Fuerteventura Travel Guide

The second largest among the Canary Islands after Tenerife, Fuerteventura is a major European holiday destination, mostly because of its majestic unspoiled beaches. It’s no coincidence that the island was chosen by Quality Coast International Certification Programme.

Sapphire waters end up to tropical white-sand beaches, while the volcanic nature of the island also bequeathed it with some velvet black-sand shores. Due to the strong winds around the area, Fuerteventura is very popular with local and foreign surfers, who find the waves here ideal for practicing their favourite sport.

With the first tourist facilities, including the airport, popping up during the 60s, the island is efficiently developed for large crowds, however still not corrupted by mass tourism. If you happen to be around during Carnival period (February/March) don’t miss the colourful festivities which liven up local routine.

Getting around

Seventeen bus routes serve the island of Fuerteventura, with some running relatively frequently and some only once or twice a day. If possible rent car to ensure better flexibility. Most rental offices are located at the airport. Taxis are also available, but other than short rides they cost more than the daily rental price.

Things to see and in Fuerteventura

Located at La Lagita Village, on Fuerteventura’s eastern side, Oasis Park is a huge complex of 800,000 square meters. The park features a zoo, botanic gardens and dining and shopping facilities. Visit the zoo to take an up-close look at hundreds of animal species, including exotic birds, giant mammals and wild reptiles. Don’t miss the flamenco lake and the hippo pool.

A 30-minute walk from the village of Corralejo, spreads the Corralejo Natural Park. A protected area of golden sand dunes, the park is adjacent to one of Fuerteventura’s most fascinating beaches. Play around the dunes, the sand actually being tones of smashed shells, and then go for a refreshing dip at the nearby turquoise waters. The beach stretches out for 7 kilometres, but beware that sea currents at this area are strong, so swimming away from the coast is not recommended.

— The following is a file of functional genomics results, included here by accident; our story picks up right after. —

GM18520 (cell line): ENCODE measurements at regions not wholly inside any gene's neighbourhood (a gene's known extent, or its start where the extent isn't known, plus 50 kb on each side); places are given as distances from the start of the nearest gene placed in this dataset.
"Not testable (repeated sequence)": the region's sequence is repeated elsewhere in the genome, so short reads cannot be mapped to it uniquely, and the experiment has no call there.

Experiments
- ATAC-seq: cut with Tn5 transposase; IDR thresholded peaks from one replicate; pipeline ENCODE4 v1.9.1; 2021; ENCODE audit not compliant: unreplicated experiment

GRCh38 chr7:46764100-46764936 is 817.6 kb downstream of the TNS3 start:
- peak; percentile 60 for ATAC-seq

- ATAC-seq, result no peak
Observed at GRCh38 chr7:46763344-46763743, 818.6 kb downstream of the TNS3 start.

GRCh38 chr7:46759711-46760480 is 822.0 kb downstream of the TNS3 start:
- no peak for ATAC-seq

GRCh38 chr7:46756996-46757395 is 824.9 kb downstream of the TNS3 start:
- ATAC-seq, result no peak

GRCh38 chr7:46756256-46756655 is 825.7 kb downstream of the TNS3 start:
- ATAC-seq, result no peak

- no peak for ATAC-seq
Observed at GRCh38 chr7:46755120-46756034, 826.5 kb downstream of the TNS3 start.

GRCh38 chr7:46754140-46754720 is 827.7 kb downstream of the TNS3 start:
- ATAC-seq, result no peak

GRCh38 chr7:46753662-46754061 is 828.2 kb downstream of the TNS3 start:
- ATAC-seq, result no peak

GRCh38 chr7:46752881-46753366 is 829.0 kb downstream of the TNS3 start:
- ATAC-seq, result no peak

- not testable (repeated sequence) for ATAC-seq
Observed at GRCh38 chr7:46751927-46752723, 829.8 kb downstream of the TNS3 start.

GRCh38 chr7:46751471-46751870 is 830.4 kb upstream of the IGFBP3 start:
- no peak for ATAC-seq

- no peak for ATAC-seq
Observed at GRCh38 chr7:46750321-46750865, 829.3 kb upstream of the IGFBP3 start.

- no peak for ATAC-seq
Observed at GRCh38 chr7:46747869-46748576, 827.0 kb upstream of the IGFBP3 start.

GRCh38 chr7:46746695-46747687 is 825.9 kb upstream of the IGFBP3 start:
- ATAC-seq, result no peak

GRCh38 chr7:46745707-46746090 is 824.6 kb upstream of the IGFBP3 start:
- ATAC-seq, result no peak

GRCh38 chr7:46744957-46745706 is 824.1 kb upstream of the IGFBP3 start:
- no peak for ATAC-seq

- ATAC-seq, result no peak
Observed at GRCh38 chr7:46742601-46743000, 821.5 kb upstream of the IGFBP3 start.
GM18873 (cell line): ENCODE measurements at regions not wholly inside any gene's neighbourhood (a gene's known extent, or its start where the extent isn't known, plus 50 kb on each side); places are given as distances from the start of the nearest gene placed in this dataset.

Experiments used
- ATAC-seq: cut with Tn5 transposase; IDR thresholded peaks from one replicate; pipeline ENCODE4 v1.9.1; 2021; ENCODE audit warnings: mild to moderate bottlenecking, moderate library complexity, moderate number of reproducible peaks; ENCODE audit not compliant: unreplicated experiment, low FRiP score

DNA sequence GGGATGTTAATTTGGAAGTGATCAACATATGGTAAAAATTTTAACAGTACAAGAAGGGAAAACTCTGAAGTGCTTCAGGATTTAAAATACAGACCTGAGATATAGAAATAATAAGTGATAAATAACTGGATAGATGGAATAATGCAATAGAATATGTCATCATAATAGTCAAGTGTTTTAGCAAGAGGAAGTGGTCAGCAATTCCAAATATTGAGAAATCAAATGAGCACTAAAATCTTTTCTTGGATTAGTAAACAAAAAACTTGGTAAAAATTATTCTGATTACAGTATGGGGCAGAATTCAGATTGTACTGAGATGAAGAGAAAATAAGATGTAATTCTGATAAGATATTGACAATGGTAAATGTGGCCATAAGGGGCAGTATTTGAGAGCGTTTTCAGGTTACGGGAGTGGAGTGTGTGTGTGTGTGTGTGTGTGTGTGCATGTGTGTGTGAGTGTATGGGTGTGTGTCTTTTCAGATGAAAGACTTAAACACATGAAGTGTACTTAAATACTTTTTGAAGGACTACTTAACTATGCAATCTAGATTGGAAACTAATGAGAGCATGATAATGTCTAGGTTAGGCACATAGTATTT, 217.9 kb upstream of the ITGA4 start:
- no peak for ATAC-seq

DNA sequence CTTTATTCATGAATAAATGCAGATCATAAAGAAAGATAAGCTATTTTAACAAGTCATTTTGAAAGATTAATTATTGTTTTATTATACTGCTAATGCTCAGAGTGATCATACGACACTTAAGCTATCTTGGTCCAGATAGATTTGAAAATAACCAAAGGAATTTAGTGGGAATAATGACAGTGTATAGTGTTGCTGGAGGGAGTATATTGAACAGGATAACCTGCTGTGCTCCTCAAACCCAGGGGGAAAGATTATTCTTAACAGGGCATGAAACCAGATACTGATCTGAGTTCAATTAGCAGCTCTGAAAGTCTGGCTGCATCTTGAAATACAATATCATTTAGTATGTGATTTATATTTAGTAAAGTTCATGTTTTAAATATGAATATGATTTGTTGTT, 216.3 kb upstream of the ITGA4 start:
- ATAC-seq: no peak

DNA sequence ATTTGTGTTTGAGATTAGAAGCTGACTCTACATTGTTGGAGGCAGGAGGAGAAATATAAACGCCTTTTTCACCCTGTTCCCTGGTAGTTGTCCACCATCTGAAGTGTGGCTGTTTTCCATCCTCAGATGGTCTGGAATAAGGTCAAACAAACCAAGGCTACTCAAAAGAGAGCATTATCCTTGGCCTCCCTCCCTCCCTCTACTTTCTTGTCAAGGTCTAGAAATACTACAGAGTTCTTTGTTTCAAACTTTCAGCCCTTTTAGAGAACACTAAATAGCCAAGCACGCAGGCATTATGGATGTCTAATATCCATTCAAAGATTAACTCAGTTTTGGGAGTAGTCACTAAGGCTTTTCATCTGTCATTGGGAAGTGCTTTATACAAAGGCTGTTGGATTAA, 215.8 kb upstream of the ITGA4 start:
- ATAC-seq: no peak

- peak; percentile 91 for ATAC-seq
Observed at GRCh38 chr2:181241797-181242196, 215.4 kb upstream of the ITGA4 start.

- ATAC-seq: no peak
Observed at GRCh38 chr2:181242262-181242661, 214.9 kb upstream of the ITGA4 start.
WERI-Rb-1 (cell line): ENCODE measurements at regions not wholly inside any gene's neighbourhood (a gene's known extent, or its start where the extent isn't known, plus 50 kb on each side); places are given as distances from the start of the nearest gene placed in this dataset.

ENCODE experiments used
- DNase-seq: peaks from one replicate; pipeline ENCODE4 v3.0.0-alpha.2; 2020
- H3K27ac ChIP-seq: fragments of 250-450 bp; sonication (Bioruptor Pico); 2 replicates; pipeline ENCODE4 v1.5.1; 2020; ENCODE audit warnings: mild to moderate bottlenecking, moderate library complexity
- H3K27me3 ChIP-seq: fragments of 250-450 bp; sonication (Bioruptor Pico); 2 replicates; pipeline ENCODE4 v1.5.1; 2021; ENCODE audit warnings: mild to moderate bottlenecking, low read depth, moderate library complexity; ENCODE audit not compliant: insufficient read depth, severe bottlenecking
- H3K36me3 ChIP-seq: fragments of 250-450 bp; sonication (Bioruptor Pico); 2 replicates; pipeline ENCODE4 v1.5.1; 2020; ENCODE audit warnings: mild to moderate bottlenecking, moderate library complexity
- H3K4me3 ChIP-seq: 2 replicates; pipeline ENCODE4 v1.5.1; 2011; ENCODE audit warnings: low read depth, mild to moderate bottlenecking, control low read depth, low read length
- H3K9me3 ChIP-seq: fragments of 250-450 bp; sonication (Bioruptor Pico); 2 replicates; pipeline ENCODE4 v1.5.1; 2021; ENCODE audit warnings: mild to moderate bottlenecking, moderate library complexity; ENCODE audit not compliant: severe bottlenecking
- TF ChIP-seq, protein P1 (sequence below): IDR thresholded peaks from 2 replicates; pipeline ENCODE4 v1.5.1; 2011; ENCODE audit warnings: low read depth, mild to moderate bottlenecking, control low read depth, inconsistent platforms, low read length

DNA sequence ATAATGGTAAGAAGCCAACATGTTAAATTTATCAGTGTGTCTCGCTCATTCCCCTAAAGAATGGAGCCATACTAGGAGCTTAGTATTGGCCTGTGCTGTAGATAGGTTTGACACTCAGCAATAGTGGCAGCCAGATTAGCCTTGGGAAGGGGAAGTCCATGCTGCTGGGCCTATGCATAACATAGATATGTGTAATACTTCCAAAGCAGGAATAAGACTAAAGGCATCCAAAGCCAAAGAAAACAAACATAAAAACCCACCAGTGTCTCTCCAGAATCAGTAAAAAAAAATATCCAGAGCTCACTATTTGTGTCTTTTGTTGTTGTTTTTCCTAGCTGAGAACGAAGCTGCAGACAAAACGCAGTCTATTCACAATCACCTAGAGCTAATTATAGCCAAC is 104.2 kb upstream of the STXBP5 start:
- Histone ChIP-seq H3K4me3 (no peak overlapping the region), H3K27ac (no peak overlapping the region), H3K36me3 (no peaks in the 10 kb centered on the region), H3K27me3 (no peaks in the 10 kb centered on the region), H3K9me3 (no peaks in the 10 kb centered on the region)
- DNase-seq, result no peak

Lajares is a small village close to Corralejo, which is mostly famous for its handmade lace. Apart from two picturesque windmills, the village’s major attraction is a local shop where visitors can see the process of lace making performed by local women. You also have a chance to purchase some textile if you like. The shop is called “Artisania Lejares”.

Former capital of Fuerteventura, the town of Bentacuria is definitely worth a visit to experience the local daily life.  Named after one of its earliest residents, Gadifer Juan de Bethencourt, the town features picturesque whitewashed Buildings and a few interesting sights. Iglesia Catedral de Santa Maria de Betancuria is a lovely 17th-century church, which features fascinating Moorish interiors and a 14th-century Gothic bell tower, which actually belonged to a former church destroyed by an earthquake. Ermita de San Diego Chapel is also worth a visit. Estimated to be the place where San Diego prayed during his pass through the area, the current chapel dates back to 16th century, since the 15th-century original building was destroyed by the Berbers.

Children will have a blast at Oceaniarium Explorer Water Park. Offering dozens of amusing water activities, it is also popular with grownups. Swim among frisky sea lions, watch huge whales playfully roiling the water, join fishing trips or see the bottom of the sea through the scuttle of a small submarine.

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